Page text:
By Tim Magner, Special to CNN
Editor’s note: Tim Magner is the executive director of the Partnership for 21st Century Skills (P21), a national organization that advocates for 21st-century readiness for every student. He has had an extensive career in education, serving most recently as the vice president of Keystone for KC Distance Learning (KCDL) as well as the director of the Office of Educational Technology for the U.S. Department of Education.
(CNN) – Whether it’s technology, the global economy or the changing nature of work itself, we are tasked with preparing our children for success in college, career and citizenship in a world that looks very different from the one we grew up in. I’ve had the privilege of collaborating with P21’s members, partners and leadership states to help educators embed key 21st-century skills – like the four Cs of communication, collaboration, creativity and critical thinking – into the educational experiences of all children.
Our children need these 21st-century skills not simply because employers are looking for them (they are), or because they are essential for success in college (they are), or because other nations are also recognizing this skills gap (they are), but because we want our children to not just survive in this new millennium, but to truly thrive.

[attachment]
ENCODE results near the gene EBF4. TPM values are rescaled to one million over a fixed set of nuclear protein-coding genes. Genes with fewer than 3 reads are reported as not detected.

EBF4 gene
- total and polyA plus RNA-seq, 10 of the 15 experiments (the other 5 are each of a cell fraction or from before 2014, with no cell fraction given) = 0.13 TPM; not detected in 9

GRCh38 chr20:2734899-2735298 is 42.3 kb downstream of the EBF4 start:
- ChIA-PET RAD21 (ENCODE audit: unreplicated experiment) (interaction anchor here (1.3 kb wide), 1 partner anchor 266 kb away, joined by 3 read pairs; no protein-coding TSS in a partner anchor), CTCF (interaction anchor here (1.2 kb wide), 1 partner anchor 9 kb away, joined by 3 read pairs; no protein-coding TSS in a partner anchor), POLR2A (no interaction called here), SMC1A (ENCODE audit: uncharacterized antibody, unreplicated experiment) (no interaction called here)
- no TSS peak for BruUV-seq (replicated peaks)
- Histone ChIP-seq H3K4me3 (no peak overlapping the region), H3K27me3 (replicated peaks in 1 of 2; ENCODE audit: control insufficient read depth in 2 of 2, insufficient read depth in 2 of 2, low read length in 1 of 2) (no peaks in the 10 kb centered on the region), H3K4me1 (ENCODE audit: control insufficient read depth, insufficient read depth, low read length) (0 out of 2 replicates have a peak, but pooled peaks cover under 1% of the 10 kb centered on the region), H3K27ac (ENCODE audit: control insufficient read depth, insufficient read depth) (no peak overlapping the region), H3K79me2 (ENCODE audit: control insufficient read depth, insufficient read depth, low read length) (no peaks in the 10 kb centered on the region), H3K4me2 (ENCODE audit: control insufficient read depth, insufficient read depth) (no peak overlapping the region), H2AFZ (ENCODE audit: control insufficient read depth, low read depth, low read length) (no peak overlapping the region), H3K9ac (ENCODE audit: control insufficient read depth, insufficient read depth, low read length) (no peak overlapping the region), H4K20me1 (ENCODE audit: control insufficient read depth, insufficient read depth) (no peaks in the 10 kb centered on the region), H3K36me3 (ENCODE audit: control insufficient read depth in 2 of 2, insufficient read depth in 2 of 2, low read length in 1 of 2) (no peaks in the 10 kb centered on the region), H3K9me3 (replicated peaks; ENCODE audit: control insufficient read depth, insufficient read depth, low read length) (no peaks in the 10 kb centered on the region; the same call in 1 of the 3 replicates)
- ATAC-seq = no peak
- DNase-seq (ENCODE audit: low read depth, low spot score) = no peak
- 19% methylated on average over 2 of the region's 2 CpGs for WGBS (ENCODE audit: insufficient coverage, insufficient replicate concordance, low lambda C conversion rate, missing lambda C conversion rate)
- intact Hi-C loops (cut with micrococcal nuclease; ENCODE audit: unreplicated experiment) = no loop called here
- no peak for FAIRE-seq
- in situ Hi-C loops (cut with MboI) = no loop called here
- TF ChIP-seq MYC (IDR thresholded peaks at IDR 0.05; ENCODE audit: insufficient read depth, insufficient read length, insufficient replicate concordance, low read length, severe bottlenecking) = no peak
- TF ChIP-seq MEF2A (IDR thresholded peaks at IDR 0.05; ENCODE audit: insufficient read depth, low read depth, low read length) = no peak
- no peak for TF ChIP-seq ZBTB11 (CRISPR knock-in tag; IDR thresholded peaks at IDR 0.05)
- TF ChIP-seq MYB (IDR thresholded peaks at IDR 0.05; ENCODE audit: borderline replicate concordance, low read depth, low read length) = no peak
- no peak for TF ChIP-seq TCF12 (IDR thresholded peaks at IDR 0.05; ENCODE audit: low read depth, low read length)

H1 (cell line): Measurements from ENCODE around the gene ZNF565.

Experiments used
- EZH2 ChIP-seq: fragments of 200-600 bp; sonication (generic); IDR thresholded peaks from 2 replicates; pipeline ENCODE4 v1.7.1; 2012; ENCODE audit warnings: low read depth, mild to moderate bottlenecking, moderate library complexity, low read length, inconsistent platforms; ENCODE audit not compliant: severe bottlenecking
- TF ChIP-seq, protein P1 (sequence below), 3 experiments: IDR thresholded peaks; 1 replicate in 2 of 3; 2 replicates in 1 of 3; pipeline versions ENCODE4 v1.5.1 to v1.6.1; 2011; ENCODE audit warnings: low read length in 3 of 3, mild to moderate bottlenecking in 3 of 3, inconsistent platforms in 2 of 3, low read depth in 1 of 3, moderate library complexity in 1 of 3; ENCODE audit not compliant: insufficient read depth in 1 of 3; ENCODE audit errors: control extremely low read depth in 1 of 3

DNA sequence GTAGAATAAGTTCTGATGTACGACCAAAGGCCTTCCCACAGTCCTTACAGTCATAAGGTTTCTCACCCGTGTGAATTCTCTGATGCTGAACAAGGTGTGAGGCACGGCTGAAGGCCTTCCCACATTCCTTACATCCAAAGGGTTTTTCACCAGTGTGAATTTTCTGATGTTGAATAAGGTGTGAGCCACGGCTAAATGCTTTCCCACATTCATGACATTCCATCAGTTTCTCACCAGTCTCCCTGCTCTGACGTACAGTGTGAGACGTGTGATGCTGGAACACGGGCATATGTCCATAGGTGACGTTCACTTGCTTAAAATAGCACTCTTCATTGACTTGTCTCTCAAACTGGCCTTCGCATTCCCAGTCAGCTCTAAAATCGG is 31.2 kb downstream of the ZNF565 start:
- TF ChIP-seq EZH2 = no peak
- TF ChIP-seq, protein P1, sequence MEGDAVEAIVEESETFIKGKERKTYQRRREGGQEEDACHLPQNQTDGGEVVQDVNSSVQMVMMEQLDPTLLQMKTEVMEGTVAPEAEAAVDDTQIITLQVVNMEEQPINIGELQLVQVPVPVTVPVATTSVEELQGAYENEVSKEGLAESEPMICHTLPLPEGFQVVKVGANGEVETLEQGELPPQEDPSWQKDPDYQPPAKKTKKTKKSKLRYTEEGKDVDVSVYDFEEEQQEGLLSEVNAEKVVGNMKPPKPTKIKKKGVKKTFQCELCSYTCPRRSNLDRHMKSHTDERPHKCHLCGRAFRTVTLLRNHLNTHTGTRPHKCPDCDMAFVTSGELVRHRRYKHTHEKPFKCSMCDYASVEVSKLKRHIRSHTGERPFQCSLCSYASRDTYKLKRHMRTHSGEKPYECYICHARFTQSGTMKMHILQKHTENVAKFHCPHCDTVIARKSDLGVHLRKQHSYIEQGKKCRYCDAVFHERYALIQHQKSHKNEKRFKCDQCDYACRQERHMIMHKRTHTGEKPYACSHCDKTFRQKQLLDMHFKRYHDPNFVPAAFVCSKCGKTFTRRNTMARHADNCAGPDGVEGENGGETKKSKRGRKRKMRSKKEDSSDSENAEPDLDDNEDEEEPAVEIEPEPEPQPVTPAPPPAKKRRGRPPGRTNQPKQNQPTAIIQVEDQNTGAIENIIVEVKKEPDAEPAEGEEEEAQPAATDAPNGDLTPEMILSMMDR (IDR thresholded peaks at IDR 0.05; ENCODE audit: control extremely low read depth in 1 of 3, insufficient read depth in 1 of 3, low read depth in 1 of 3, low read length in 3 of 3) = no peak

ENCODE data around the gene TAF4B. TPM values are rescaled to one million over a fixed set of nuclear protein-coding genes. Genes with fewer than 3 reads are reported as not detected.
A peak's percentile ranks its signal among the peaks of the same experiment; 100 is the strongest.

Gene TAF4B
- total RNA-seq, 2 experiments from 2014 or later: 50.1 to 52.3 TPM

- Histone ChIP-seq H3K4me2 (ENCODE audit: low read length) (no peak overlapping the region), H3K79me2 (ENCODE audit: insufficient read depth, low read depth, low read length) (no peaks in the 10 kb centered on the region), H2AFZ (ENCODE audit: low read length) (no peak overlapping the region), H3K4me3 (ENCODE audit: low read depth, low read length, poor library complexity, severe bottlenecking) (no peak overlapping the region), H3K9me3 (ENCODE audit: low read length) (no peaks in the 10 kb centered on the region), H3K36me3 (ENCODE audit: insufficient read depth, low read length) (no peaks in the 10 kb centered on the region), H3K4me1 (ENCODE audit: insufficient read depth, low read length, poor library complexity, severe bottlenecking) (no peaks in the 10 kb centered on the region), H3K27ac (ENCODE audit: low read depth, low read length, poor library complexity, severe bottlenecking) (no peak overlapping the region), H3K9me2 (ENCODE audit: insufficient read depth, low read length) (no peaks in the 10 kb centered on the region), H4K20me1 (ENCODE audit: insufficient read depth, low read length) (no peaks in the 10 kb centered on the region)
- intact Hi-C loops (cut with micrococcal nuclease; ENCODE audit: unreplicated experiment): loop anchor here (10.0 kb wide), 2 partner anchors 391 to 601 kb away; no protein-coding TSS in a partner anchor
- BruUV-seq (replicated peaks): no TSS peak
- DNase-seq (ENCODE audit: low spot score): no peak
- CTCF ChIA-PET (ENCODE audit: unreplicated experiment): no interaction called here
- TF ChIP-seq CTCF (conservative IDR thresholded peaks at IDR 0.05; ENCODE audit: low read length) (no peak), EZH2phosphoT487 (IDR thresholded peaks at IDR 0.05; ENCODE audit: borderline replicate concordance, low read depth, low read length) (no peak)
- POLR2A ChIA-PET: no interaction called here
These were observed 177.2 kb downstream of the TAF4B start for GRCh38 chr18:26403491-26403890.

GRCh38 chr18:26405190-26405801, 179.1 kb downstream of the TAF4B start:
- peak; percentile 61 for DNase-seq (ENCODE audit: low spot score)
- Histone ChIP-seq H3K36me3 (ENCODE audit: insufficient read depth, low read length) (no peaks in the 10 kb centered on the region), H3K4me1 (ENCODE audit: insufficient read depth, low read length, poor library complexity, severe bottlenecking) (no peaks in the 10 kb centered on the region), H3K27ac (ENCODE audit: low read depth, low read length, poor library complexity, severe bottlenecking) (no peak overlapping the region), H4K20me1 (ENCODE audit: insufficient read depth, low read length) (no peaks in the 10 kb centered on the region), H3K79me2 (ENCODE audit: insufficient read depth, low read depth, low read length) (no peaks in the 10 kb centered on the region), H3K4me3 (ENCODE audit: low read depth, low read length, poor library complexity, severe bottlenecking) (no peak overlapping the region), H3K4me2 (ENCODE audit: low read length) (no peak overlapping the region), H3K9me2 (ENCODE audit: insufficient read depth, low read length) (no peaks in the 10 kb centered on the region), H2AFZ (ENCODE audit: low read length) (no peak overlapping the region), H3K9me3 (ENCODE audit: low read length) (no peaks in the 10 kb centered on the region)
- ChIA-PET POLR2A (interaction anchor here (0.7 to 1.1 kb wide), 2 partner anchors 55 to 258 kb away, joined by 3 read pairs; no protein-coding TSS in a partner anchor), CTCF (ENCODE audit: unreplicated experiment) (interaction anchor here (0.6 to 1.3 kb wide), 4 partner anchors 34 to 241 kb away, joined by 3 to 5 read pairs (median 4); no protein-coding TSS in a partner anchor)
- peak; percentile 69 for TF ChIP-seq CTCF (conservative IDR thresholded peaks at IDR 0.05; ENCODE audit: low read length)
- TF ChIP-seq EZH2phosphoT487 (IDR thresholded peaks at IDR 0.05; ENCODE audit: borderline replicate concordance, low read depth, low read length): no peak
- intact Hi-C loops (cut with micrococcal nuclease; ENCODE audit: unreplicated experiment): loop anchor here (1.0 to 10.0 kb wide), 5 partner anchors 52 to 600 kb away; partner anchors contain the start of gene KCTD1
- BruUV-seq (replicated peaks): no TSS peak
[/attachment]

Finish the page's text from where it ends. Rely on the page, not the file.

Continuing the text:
21st-century readiness – having the knowledge and skills to pursue further education, compete in the global economy and contribute to society – demands much more of all of our students, and our education system must change to meet these demands. Recognizing this fundamental shift, the ongoing Common Core State Standards initiatives are embedding these skills into the new standards frameworks.
Editor's note: This post is part of the Overheard on CNN.com series, a regular feature that examines interesting comments and thought-provoking conversations posted by the community.
Thousands of teaching positions have reportedly been lost in the last month, but one of those layoffs has sparked a lively dialogue among CNN.com's readers.